A star of rock climbing, Todd Skinner left behind a long list of first ascents, including the world’s first free ascent of a Grade 7 climb. But this is the story of something else he left behind: “The Woody,” an artificial climbing wall.
I recently moved from the crowded Front Range to the middle-of-nowhere, Colorado, to be with a man named Doom. An obsessive rock climber, I lived in that sunny climbing mecca for two decades, frequenting the Diamond on Longs Peak, Lumpy Ridge, Eldorado, Boulder Canyons, and more. I’ve never moved for a relationship before—only for climbing.
“Doom who? Mancos where? Is there any climbing there?” friends asked.
Yes, his nickname is really Doom. And no, there’s no climbing. We see more deer and horses than people or rocks. This rural town of Mancos, Colo., has a population of not quite 1,400, and extensive plains of sagebrush. But nearby Durango has great sandstone, and a thousand desert cracks are less than two hours away in Utah.
And, much to my surprise, a legendary woody lives in the garage of my new home.
An Obsessive Climber’s Dream Come True
I moved into my sunny apartment on 25+ horse-ranch acres on a cloudy, cold day in mid-December. Doom was bike/pack/climbing through Spain for three weeks, and so he recruited two of his friends to help me move furniture.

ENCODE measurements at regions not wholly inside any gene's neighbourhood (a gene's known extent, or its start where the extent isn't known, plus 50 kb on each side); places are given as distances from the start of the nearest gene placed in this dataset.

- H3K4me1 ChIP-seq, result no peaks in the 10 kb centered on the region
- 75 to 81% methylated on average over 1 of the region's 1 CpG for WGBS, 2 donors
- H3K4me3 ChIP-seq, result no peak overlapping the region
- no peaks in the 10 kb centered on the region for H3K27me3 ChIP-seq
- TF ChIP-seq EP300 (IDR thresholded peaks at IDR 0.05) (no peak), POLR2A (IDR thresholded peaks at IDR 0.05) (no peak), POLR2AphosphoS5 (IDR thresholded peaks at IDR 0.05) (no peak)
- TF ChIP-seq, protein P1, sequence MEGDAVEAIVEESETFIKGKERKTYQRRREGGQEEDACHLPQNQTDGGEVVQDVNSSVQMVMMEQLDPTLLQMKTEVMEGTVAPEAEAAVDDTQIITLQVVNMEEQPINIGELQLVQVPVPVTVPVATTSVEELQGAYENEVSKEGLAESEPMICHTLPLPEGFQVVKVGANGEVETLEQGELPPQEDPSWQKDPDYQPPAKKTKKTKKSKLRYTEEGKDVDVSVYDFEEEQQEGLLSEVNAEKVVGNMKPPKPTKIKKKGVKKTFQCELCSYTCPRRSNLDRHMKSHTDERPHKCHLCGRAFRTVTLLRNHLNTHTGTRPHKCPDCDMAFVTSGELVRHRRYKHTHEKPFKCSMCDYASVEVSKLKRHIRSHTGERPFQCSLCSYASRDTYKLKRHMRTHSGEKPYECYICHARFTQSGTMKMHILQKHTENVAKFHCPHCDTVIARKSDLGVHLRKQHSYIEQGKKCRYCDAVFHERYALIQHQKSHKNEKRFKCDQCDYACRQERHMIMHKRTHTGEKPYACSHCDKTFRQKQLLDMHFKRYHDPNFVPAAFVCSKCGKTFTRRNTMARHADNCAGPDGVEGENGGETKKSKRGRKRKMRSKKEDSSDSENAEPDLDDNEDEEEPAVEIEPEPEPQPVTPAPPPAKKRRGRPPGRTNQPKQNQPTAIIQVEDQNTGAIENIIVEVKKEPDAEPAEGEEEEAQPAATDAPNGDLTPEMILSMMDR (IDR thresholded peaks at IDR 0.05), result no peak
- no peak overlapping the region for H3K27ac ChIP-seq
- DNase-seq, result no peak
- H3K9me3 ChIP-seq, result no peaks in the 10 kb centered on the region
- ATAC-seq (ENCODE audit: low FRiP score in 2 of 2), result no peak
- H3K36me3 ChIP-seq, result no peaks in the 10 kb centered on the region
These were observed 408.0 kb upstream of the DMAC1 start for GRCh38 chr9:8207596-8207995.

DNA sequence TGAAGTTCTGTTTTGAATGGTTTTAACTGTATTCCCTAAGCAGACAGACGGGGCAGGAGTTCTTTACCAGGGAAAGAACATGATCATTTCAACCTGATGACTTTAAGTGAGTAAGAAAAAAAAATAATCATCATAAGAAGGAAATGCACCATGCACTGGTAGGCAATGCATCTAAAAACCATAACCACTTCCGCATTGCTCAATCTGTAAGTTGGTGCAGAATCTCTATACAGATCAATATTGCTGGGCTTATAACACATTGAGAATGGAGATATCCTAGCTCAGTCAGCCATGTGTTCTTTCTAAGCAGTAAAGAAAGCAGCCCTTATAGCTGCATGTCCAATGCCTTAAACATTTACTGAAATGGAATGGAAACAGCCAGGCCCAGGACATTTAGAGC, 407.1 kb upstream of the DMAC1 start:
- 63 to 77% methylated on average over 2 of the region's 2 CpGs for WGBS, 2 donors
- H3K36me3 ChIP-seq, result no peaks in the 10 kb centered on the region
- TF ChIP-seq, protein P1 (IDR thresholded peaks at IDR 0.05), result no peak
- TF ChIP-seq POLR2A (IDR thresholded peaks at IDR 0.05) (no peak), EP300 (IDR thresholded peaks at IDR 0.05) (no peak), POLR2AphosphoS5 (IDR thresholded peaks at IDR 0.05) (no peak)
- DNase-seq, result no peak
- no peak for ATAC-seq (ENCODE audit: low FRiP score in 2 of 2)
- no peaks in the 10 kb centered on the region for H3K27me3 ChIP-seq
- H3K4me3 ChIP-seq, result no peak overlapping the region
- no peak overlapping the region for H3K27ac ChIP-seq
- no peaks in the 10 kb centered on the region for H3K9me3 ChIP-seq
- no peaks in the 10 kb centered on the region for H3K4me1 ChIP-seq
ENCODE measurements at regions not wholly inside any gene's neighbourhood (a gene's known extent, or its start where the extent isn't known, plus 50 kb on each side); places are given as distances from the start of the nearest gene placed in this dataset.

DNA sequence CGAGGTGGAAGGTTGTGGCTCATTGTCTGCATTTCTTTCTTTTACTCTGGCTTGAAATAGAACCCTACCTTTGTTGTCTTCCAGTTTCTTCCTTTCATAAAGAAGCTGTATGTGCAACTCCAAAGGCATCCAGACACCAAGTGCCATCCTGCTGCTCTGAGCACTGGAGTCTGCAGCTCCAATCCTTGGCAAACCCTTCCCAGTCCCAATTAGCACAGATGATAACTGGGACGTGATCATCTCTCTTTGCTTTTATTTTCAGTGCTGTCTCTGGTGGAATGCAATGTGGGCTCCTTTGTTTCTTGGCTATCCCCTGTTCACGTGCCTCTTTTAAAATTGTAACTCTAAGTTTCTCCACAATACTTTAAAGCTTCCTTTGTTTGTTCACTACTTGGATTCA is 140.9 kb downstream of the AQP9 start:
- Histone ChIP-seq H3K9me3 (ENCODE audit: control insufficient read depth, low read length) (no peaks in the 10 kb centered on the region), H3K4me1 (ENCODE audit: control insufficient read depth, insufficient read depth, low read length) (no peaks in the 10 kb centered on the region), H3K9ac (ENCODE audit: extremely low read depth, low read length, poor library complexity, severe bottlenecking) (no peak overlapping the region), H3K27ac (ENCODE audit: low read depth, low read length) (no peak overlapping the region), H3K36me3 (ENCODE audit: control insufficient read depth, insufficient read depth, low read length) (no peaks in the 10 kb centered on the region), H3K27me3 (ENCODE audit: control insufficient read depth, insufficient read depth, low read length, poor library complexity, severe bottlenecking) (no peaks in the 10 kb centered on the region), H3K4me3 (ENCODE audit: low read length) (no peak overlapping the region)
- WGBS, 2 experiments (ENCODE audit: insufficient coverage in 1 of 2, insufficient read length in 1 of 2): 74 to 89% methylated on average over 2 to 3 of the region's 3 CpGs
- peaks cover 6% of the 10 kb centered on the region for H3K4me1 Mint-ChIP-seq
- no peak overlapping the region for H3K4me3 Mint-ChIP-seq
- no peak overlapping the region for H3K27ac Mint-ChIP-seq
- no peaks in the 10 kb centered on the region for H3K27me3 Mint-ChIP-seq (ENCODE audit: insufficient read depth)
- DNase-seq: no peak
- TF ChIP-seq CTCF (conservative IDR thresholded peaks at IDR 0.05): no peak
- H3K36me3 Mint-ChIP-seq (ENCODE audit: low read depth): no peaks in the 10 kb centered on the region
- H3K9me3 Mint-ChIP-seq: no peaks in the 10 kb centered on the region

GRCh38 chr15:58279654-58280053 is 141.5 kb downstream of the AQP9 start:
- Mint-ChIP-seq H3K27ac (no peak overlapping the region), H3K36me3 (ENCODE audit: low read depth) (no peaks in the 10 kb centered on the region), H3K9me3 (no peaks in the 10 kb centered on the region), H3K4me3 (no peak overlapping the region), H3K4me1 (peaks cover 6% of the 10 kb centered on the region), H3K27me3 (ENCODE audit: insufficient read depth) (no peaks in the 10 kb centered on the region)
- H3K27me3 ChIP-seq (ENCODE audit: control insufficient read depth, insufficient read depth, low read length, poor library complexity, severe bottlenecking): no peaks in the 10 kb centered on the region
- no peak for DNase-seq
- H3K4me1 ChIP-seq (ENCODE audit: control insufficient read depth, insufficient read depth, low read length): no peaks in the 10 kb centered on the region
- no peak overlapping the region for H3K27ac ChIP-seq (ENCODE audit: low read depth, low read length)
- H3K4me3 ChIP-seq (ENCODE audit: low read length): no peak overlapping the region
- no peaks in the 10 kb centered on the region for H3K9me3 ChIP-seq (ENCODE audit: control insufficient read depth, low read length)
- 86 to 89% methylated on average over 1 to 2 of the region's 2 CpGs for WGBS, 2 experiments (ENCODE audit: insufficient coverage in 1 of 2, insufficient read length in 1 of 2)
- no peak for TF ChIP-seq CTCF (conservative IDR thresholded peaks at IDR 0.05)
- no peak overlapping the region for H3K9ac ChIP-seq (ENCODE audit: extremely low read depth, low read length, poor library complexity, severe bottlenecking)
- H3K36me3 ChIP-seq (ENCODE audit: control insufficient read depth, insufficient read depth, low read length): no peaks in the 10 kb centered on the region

“Did you know there’s a climbing wall under your apartment?” these same two friends, Thor and Sarah Tingey, asked me over drinks at the Mancos Brewery a few days later.
“Hell yeah!” I hollered as I opened the garage door later that night. Tucked at the back of the room and hanging at a 50-degree angle was a plywood wall. Hand-crafted wooden, composite and natural rock holds and hueco-like cut outs covered the woody. Names inked the wood—Oprah, True Grit, Berg, Thuggish, Chimp, Huey, Zeus, Horrible Morkel, and many more.
It turns out the “Amy Skinner” into whose house I had moved is the widow of Todd Skinner, the legendary climber. He and dozens of friends, many of them famous climbers, built and equipped this wall more than 20 years ago.